Transcribing an Interview | 5 Steps & Transcription Software
Transcribing is converting speech to text word for word. Transcribing is a common practice when conducting interviews because it enables you to perform analysis.
How to transcribe an interview in five steps:
- Choose your preferred transcription method
- Transcribe the audio (using transcription software)
- Add speaker designation and time stamps
- Clarify the transcript where needed
- Proofread the transcript, looking out for any mistakes that can lead to information bias or omitted variable bias
Before you start transcribing, you first need to determine what transcription method you want to use. The best method depends on the goal of your transcription.
Write down every single word, including pauses, the expression of emotions such as laughter, stuttering, and hesitations such as “uh”.
This type of transcription is mostly used in the legal profession or in research where you’re not only interested in what is said but also how it is said.
Intelligent verbatim transcription (most common)
Write down every word, but without irrelevant fillers like “uhm”, “yeah”, “you know” etc. To improve readability, you can also fix grammar mistakes, broken sentences and long paragraphs.
This method is more readable than verbatim transcription, but some data—such as emotions, pauses and hesitation—is lost in the process.
A summarized and edited version of an intelligent verbatim transcript. In addition to omitting fillers like “you know”, irrelevant sentences can be omitted if it doesn’t change the meaning of the story.
Altering the transcript
If the audio quality is bad or the conversation itself needs clarification, you are allowed to make changes in the transcript. For instance:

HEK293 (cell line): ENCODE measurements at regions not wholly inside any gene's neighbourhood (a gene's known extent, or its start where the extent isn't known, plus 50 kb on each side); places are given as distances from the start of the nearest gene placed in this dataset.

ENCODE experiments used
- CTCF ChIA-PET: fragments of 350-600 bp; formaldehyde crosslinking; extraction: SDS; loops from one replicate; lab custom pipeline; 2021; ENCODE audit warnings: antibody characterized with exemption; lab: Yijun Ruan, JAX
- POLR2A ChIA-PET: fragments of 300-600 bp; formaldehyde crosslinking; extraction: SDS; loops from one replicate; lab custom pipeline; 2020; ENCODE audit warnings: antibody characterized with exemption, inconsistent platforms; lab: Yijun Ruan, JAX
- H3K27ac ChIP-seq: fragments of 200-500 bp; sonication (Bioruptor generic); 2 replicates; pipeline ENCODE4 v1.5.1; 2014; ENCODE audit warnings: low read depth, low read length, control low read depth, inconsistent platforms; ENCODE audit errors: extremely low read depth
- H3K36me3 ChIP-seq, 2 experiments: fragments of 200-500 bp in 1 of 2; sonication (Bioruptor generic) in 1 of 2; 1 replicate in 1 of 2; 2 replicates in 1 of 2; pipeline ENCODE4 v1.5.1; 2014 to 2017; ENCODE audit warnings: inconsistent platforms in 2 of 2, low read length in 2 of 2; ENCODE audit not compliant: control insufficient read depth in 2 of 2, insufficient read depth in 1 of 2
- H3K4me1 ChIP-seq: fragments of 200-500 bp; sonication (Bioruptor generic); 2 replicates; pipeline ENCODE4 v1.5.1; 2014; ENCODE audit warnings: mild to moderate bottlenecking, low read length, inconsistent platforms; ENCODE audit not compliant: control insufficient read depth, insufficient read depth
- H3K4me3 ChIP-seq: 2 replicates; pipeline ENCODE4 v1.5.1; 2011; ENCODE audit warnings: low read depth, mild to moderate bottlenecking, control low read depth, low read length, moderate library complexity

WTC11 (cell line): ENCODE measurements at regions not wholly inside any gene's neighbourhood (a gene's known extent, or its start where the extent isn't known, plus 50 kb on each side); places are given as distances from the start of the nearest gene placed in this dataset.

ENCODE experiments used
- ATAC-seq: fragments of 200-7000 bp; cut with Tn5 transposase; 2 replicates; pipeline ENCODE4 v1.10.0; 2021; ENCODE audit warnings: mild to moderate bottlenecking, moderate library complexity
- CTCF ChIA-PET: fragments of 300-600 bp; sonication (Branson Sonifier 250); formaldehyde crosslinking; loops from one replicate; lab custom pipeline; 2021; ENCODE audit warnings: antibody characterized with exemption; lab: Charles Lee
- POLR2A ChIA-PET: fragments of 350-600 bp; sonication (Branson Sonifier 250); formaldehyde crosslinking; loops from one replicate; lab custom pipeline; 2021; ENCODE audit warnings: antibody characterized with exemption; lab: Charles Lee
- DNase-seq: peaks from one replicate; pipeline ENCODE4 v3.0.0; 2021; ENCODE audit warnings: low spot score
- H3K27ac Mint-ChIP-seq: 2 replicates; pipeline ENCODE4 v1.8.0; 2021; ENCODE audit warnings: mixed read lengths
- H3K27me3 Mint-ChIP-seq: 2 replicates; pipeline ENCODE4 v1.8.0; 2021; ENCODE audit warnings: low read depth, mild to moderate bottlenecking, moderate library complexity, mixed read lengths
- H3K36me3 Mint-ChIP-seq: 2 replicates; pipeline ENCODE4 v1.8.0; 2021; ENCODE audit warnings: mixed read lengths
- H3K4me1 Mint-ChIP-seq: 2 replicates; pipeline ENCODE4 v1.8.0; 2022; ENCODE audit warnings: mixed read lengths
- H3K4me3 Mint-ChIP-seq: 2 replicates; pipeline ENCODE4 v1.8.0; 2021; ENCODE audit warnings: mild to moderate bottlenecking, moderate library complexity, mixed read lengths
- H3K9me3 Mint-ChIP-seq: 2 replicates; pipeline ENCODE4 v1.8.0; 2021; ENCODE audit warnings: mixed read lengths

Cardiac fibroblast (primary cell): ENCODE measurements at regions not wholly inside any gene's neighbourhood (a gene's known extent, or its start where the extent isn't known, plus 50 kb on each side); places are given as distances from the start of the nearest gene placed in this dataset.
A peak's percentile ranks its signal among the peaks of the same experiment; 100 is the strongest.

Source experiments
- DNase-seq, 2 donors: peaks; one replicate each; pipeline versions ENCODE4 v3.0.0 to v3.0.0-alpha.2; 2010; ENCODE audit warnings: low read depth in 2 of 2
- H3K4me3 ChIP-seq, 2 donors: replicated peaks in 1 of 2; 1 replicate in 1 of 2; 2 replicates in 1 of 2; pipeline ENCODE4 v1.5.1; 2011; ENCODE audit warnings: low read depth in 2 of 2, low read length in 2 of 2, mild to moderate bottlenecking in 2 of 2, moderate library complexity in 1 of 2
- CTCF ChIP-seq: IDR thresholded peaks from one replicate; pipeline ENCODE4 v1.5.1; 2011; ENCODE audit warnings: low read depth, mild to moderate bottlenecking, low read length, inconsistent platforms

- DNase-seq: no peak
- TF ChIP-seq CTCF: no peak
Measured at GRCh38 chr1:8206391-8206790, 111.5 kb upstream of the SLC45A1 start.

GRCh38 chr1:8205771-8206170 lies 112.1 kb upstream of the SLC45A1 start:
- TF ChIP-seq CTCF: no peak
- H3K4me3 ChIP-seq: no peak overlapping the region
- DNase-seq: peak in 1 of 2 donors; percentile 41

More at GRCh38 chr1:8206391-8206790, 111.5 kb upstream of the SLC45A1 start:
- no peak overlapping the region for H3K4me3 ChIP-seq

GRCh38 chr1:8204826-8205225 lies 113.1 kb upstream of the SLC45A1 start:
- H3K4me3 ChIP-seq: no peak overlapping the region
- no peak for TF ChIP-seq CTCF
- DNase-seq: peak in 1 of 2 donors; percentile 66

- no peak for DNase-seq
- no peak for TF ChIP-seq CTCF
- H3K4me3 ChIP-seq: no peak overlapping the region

- Adding a clarifying comment: “I showed him that this option [raising prices] would be beneficial for profitability.”
- Marking unclear / missing audio with ellipses: “I showed him … would be beneficial for profitability”
- Emphasizing words: “Increasing prices is needed for profitability”
There are no rules for formatting and structuring a transcript. However, most transcripts contain the following information:
- Names of the interviewer and interviewee (can be anonymized)
- Date and time when the interview took place
- Location of the interview
- Speaker designation (who says what?)
- Line numbers and time stamps (optional)
Analyzing interview transcripts
After transcribing the interview(s) it is time to start analyzing. There are several techniques for doing this—coding and categorizing is one of them.
This means that you link keywords (e.g., “understanding customer”) to the answers you’ve received to your questions. Based on these keywords you are able to find connections between the answers of different respondents.
Transcribing interviews takes a lot of time, but luckily transcription software is developing quickly! Using transcription software can help you speed up the process.
Most software is able to accurately convert English speech to text. However, the audio quality must be good in order for the software to work. That means a noise-free background, no over-talk, clear accents and good microphones.
If the audio quality is too poor for automatic transcription, you unfortunately have to dictate it or transcribe it manually.
We tested and reviewed the transcription software below using the audio of a YouTube video in which Bill Gates is interviewed. The audio meets all the criteria listed above.
|Hourly rate (pay as you go)
|Hourly rate (monthly plan)
- Solid speaker recognition
- Very good capitalization and punctuation (including commas)
- Much cheaper than other transcription software
- Just a 1-minute trial
- Dated editor with limited functionality
- Doesn’t connect audio and transcript
- $20 annual license fee
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